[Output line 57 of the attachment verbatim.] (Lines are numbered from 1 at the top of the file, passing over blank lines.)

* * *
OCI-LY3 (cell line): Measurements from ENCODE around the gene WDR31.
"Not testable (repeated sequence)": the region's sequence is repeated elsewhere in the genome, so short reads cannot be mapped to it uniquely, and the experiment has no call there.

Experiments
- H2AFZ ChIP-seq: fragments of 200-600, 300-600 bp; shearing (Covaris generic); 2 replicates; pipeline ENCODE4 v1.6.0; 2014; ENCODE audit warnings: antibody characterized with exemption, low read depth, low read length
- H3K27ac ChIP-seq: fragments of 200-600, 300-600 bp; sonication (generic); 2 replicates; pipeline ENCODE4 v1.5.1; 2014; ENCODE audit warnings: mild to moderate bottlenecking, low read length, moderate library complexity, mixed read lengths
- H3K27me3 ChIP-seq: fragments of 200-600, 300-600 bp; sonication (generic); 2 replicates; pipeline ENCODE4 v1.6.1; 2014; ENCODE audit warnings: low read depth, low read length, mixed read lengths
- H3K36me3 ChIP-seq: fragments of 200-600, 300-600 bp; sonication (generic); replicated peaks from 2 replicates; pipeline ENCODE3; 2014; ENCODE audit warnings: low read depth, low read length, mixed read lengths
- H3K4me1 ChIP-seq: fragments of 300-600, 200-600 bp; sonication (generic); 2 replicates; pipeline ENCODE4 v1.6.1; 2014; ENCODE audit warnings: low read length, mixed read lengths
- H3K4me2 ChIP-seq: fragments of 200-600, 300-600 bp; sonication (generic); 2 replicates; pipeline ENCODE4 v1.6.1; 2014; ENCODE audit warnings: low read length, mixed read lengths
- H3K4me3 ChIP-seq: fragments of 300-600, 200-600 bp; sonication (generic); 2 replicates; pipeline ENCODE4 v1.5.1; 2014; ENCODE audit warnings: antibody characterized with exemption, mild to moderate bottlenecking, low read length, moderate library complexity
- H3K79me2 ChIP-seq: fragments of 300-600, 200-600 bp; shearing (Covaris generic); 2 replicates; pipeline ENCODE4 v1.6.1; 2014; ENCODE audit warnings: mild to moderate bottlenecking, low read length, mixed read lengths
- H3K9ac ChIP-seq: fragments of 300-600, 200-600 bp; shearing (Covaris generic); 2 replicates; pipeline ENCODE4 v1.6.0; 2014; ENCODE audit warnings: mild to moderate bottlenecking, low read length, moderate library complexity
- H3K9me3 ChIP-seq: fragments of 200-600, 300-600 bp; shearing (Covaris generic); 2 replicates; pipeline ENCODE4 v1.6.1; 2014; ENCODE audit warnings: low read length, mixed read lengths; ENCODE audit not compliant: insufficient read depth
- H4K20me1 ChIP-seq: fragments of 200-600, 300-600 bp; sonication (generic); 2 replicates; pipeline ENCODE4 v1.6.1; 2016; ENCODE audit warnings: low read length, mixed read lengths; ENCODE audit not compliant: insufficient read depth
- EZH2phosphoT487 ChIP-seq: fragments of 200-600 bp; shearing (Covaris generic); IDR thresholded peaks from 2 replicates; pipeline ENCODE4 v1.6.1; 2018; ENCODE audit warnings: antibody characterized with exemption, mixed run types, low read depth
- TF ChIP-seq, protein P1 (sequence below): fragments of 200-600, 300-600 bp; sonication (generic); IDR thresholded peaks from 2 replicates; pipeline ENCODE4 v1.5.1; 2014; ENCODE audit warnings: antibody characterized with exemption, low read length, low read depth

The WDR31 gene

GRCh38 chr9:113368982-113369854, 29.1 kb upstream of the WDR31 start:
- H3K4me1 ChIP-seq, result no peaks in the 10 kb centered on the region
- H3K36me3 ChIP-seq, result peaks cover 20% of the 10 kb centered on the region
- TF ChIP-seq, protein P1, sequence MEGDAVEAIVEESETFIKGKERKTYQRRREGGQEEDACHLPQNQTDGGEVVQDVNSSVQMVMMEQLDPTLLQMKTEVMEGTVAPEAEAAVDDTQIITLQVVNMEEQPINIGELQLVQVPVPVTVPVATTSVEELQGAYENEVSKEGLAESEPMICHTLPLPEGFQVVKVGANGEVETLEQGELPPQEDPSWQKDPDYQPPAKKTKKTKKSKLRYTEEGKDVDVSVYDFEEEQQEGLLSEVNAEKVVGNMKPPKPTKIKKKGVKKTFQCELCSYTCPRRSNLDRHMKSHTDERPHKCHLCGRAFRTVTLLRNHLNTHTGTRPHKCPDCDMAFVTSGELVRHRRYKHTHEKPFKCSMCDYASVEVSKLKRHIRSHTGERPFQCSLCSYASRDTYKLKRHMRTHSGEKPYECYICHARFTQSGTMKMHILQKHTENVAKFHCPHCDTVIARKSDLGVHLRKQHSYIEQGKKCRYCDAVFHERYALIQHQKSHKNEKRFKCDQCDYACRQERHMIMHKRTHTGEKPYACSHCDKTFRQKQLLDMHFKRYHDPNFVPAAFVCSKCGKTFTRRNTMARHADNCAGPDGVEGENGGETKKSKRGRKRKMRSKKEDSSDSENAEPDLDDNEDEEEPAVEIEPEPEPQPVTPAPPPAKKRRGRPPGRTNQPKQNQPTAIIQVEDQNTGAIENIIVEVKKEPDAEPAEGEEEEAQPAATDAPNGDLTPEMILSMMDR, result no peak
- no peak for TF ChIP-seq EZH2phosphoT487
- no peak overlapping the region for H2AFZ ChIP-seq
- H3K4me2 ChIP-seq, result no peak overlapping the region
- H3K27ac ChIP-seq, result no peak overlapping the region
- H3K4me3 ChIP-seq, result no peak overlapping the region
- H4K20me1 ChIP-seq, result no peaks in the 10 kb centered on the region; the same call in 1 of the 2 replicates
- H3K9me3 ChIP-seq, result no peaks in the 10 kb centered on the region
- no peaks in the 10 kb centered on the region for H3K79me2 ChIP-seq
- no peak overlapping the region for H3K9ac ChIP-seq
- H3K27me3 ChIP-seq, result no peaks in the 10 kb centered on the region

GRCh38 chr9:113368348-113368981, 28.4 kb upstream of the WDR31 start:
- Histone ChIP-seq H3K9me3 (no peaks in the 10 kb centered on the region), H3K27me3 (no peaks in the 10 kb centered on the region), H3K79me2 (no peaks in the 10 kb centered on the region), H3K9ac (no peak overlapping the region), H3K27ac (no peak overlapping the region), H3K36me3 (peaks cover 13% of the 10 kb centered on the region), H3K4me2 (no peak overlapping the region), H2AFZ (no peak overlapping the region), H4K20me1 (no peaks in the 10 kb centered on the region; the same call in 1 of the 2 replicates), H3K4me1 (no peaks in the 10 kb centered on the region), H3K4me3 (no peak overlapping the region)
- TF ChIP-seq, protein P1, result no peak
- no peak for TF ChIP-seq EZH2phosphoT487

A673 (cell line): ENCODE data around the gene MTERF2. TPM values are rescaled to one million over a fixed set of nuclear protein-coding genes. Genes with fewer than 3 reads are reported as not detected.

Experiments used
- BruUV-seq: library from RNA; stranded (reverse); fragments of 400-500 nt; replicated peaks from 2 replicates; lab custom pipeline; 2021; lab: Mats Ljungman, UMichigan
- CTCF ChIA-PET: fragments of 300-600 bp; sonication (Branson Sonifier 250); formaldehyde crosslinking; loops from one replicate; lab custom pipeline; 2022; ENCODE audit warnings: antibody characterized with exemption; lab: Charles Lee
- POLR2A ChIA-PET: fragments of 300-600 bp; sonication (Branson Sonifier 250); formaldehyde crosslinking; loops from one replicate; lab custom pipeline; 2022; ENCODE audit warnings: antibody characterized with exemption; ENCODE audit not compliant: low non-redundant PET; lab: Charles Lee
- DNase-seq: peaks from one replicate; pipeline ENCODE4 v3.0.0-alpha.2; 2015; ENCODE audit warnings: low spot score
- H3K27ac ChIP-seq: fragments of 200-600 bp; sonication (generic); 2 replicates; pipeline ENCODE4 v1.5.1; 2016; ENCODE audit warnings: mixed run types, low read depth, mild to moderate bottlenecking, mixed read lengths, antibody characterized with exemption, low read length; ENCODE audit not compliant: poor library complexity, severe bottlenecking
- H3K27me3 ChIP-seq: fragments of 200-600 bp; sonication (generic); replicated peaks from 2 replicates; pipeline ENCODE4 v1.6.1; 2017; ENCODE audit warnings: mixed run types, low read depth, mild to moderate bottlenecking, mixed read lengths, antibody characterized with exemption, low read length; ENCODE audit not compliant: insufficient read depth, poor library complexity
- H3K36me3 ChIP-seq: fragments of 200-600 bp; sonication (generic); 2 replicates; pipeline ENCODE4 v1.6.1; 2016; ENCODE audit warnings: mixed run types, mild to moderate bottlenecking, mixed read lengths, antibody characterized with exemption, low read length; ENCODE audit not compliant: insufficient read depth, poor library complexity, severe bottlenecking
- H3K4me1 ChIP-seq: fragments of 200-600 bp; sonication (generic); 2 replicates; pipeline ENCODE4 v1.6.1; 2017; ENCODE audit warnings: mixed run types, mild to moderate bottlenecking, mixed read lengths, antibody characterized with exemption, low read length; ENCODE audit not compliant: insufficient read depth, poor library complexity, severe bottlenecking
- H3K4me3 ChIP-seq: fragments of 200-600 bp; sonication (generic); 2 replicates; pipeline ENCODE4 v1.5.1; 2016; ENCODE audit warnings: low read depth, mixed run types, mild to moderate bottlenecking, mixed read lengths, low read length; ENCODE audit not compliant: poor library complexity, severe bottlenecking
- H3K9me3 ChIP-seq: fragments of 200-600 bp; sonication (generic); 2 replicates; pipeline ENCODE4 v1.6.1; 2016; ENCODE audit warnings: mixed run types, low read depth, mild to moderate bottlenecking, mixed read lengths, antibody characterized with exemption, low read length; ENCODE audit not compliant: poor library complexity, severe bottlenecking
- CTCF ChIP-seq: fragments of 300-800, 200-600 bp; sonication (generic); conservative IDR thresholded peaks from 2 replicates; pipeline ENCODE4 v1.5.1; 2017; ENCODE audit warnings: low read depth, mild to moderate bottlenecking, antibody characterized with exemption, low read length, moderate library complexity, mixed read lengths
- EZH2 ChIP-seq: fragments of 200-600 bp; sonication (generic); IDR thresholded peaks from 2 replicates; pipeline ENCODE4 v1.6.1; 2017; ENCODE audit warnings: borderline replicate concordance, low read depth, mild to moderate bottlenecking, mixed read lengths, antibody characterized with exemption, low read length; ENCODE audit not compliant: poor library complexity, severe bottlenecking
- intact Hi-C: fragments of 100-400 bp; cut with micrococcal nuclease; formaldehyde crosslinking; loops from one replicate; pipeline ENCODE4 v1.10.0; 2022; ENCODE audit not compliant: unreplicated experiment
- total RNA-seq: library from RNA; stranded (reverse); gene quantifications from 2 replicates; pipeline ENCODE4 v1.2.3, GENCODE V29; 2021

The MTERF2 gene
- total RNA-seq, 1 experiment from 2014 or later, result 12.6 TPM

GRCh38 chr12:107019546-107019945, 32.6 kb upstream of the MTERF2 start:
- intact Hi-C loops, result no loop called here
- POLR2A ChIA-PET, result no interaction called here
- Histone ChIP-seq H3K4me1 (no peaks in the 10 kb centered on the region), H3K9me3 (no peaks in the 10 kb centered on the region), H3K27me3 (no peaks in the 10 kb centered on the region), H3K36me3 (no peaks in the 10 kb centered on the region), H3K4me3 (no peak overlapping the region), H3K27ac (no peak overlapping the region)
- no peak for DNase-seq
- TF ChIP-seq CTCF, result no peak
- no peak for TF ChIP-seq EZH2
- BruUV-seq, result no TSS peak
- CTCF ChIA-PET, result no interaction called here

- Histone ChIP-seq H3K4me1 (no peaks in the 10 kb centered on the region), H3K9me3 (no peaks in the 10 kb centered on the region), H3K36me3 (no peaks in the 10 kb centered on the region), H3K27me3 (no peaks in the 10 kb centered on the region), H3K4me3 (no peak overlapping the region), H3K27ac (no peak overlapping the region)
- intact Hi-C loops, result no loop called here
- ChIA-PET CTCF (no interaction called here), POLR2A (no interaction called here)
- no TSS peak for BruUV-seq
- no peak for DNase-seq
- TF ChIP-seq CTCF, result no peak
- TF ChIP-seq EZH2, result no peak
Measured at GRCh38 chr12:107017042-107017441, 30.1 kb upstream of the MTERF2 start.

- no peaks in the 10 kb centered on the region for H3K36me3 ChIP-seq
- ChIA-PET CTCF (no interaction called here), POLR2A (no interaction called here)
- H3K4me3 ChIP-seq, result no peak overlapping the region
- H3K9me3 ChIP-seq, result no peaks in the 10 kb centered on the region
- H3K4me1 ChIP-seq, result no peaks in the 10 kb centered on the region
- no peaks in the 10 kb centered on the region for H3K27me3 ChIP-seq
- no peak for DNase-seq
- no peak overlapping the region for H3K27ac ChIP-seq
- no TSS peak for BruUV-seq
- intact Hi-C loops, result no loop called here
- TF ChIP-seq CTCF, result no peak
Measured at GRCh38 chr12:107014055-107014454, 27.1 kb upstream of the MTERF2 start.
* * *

- Histone ChIP-seq H3K4me1 (no peaks in the 10 kb centered on the region), H3K9me3 (no peaks in the 10 kb centered on the region), H3K27me3 (no peaks in the 10 kb centered on the region), H3K36me3 (no peaks in the 10 kb centered on the region), H3K4me3 (no peak overlapping the region), H3K27ac (no peak overlapping the region)